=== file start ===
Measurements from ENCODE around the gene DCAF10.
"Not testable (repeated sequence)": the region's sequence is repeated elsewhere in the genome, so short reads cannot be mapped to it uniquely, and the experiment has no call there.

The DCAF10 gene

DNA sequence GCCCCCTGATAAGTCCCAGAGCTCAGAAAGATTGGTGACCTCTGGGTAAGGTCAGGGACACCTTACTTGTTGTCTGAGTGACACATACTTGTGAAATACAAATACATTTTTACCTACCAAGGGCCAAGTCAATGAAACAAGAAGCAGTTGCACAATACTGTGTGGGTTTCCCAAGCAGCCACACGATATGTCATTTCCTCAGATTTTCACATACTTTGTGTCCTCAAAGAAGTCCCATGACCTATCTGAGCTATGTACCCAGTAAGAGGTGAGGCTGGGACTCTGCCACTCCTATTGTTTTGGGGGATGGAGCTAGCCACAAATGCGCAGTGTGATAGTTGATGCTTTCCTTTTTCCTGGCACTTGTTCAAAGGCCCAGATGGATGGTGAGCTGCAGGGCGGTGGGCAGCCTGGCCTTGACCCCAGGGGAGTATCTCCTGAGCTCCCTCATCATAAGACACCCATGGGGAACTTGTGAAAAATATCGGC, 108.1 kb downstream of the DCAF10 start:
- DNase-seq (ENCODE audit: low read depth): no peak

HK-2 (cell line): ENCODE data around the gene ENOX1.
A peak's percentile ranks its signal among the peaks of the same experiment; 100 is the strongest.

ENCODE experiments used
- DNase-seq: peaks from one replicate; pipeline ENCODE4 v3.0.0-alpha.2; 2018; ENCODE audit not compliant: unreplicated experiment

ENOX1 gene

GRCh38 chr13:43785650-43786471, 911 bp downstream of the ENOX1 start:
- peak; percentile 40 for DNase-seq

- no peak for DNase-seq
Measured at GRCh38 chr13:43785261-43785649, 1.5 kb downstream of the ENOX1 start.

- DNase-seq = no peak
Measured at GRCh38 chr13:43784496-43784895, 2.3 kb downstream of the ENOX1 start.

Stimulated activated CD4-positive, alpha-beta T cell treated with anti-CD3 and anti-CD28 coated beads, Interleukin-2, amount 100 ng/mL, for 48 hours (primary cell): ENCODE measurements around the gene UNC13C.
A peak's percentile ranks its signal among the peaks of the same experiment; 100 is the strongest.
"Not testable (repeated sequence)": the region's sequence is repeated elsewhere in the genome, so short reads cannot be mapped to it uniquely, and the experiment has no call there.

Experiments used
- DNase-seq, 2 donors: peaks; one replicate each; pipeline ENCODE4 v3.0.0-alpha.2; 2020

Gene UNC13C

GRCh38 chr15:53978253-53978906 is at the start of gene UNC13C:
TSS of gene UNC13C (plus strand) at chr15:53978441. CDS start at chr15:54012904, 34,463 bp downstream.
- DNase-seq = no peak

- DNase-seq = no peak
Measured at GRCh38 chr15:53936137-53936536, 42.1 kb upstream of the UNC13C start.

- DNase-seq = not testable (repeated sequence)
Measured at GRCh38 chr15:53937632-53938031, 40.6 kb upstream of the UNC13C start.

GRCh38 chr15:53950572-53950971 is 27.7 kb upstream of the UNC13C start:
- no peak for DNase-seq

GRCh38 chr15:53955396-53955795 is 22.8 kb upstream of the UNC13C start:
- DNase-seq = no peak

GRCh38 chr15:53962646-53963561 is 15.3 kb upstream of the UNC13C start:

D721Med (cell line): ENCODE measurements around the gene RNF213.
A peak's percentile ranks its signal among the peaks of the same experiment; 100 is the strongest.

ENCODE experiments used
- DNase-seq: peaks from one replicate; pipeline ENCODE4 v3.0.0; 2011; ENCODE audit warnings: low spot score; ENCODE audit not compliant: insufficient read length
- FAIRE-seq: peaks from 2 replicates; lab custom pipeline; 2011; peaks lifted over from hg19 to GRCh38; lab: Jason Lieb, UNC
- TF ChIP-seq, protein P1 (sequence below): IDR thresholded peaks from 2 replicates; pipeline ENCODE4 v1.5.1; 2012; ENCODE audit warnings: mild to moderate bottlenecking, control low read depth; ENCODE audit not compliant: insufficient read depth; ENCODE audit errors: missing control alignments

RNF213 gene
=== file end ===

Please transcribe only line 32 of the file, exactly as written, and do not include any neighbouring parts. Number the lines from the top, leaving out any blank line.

GRCh38 chr15:53955396-53955795 is 22.8 kb upstream of the UNC13C start: